I love Asian cooking, or at least the American version of it. (I didn’t recognize anything on the buffet at the hotel in Bangkok!). Anything with plenty of onions, garlic, and ginger makes my mouth water. I’ve grown onions and garlic before, when I had more room for such things. But living in the cold part of Zone 5, any ginger I planted would have to be in a pot so I could bring it in for the winter. And at the rate I use ginger, it just didn’t seem to be worth the trouble.
Summer is just around the corner and the weather is (hopefully) settled. You’ve finally planted your tomato seedlings and you’re dreaming of luscious, red, ripe tomatoes—the sooner the better.
However, this is Colorado, and there’s no guarantee when it comes to growing tomatoes. Now that your plants are in the ground, what’s the best way to care for them to ensure the biggest, fastest harvest?
With the holidays behind us, winter seems to stretch out as far as we can see. I don’t know about you, but I’m more than ready for a tropical vacation! We can’t afford tickets to a balmy beach or verdant rainforest, but I can manage to plunk down a mere $19.95—or less—for a blooming orchid. My imagination will have to supply the rest.
It used to be relegated to garnish status, if you could find it at all. Kale’s strong flavor placed it in last place when compared to its more appealing relatives such as cabbage, cauliflower, and broccoli. Even the oft-hated Brussels sprouts were more popular. But now, kale is finally getting the accolades it deserves. From kale smoothies to the seared kale I enjoyed at a restaurant recently, its showing up everywhere. With its abundant nutrients and new, milder flavor, kale might be the “trendy veggie” of the decade.
The summer is winding down and my harvest (well, except for the still-green tomatoes) is in full swing. Last month I made my first basil cuttings. Now it’s time for another one. And with any luck (and a late frost), I’ll reap one more before the plants freeze.
How do I get so much basil from just a few plants? It’s not hard—I just have to plan ahead. First, I start the plants early indoors. Second, when I pick the leaves, I make very intentional cuts in specific places. And finally, I don’t let the plants go to seed. Let’s look at each of these points more closely.
Most landscapes look terrific in May and June. The leaves are fresh and new. From pink crabapples to purple lilacs, it seems as if everything is in bloom. The contrast with the lifeless browns and grays of winter is enough to send you cavorting across the glowing, emerald green lawn.
It’s tempting—irresistible, really—to rush to the local garden center and buy everything with flowers on it. I’ve been subjected to Facebook photos of flowers since March (I have a lot of friends in California), and finally it’s our turn!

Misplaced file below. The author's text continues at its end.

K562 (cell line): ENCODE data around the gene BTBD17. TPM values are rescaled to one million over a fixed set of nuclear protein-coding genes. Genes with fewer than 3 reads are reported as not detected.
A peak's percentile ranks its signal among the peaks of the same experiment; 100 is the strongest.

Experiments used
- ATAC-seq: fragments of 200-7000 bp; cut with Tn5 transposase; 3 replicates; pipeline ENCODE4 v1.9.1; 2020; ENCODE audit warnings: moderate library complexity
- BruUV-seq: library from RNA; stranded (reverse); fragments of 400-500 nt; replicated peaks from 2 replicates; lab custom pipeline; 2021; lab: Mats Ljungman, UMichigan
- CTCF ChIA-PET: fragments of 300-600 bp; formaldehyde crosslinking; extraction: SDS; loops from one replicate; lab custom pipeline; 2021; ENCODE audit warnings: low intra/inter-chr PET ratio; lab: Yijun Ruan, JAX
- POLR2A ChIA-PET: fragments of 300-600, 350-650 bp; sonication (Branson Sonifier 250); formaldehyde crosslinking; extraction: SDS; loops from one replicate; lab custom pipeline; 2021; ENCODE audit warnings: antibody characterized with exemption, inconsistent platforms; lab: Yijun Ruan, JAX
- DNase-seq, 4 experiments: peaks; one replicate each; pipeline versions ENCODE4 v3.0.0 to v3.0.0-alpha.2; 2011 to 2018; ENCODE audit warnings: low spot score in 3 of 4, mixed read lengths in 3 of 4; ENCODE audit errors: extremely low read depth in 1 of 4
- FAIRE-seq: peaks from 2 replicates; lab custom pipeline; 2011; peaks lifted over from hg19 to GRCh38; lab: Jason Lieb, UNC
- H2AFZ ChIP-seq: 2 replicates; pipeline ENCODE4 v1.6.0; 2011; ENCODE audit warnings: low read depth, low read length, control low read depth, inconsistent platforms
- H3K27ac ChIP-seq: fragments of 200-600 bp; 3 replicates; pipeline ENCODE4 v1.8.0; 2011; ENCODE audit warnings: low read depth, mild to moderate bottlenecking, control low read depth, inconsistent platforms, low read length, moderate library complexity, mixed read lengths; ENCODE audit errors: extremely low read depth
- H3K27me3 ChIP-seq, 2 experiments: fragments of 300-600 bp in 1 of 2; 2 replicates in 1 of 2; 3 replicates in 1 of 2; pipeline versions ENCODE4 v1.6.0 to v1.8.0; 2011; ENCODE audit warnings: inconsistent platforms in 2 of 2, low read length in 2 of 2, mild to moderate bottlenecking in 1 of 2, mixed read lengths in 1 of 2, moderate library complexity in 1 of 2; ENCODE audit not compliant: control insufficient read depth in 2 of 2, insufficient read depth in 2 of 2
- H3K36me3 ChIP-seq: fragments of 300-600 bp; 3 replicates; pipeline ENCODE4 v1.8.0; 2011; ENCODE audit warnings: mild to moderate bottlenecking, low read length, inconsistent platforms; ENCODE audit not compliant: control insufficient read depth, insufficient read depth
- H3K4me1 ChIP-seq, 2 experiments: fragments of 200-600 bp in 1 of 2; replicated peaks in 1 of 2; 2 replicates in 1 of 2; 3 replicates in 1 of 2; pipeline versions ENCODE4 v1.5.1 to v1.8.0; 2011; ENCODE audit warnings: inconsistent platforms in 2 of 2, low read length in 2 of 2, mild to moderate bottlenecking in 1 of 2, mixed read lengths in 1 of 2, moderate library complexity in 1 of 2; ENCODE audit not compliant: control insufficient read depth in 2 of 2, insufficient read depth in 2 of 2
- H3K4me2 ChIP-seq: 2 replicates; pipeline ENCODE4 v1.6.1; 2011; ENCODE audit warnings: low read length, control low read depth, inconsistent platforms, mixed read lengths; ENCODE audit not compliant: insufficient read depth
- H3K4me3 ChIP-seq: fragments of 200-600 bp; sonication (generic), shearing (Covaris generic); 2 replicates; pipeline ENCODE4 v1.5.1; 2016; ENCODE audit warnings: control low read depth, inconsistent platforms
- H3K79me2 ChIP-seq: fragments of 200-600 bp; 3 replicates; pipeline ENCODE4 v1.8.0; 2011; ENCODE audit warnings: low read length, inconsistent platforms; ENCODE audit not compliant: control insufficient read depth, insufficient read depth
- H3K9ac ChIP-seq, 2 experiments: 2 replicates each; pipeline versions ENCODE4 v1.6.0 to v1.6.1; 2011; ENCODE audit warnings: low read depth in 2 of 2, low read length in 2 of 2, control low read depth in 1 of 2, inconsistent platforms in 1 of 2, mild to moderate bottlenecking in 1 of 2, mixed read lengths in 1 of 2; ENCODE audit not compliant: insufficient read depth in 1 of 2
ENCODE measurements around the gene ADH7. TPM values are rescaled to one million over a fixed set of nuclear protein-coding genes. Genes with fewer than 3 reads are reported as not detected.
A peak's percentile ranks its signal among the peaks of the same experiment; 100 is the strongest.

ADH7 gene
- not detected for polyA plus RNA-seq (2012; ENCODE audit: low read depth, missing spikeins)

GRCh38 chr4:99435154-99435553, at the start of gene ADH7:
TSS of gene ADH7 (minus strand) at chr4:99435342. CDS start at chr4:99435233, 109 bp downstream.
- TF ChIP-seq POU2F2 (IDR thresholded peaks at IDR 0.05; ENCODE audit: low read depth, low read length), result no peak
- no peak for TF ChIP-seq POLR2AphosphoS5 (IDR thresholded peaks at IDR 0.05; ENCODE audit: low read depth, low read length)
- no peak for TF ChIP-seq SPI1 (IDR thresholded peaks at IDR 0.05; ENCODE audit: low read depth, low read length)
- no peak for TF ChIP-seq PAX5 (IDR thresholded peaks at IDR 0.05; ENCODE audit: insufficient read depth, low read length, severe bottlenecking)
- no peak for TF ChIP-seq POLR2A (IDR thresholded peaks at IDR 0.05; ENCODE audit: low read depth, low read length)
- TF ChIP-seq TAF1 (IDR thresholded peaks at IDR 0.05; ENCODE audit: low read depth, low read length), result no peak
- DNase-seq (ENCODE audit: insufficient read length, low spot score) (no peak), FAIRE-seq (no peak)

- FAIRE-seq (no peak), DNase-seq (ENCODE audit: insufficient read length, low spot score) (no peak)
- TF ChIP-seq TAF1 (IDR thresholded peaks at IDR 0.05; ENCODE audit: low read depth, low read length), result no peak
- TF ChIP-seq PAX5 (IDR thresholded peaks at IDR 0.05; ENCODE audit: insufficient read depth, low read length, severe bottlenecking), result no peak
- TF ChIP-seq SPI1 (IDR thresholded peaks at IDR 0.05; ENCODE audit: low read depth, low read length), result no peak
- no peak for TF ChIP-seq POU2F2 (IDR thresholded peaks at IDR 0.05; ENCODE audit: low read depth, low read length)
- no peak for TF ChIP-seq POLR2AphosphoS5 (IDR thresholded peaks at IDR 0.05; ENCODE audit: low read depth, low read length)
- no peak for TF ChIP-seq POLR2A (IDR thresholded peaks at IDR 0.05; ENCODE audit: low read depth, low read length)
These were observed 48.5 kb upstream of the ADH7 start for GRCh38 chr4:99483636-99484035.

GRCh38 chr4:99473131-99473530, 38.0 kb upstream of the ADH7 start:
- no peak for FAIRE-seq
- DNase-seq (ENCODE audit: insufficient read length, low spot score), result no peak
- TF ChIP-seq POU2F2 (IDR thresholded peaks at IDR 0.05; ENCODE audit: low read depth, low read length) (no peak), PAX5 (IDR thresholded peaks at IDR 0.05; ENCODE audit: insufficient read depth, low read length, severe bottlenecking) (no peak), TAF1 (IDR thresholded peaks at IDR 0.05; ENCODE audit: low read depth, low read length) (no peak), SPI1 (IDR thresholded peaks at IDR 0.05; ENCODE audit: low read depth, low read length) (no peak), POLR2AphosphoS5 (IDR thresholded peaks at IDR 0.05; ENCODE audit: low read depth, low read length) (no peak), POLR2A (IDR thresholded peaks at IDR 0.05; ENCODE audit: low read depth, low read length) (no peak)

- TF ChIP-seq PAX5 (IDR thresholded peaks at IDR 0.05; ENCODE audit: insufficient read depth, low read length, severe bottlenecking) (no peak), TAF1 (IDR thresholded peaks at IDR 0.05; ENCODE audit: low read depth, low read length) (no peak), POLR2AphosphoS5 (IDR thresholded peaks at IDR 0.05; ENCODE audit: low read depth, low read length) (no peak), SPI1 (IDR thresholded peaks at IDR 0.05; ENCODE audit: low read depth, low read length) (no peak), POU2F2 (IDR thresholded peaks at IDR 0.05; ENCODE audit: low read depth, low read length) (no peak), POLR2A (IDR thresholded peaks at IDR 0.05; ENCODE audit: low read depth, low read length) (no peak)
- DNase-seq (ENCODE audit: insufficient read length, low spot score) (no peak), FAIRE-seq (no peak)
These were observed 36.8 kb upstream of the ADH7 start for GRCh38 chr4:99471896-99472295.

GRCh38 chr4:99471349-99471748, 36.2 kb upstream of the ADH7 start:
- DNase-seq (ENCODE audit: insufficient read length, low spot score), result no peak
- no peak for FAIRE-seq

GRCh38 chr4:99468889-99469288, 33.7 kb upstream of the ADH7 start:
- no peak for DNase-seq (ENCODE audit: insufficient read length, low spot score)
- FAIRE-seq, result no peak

Colorado has a love affair with the blue spruce (Picea pungens). Perhaps we’re enamored with the striking, steel-blue tint to the needles, and the way the color causes fall’s orange leaves to glow. Perhaps we appreciate the towering, pyramidal shape of a mature tree, or the short and squat dimensions of a dwarf cultivar.
A number of gardeners I’ve talked to added a blue spruce to their yard because it’s Colorado’s state tree. Blue spruces may not be the easiest species for Front Range landscapes, but they’re definitely worth the effort.
(If you missed last week’s post about how photosynthesis works, you might want to read it now. I’ll refer to it below.)
As gardeners, we all want to grow healthy plants. Knowing what they need is helpful, but knowing why they need it is even better. Today I’m going to go over what plants need in order to feed themselves—and us. That’s what photosynthesis is for.
As I pulled up the driveway and into the garage, I noticed a large object in a plastic grocery bag, nestled against the front door. Upon inspection, I realized it was a Kabocha squash. What was it doing on my doorstep? My first guess proved correct—our elderly neighbor, a former master gardener, had grown it and was showing off his gardening prowess by sharing his harvest with us.
I was quite impressed. We live at an altitude of about 7,000 feet and long-season veggies don’t have time to mature during our short growing season. Still, the evidence was right in front of me. Somehow, Oscar had managed to grow a (very delicious) Kabocha squash. I was determined to do likewise.
Sunflowers may resemble a huge yellow sun towering overhead, but their name comes from their ability to keep their “face” turned toward the sun. Everyone recognizes a conventional sunflower with its huge dark disk surrounded by yellow petals, set atop a sturdy stalk that may reach over eight feet in height. A quick tour of a seed catalog shows that this is just the beginning. Breeders have developed shorter plants (as low as two feet) and an expanded palette of hues ranging from mahogany through orange to lemon yellow, white, and even soft rose to wine-red. Many types sport more than one color.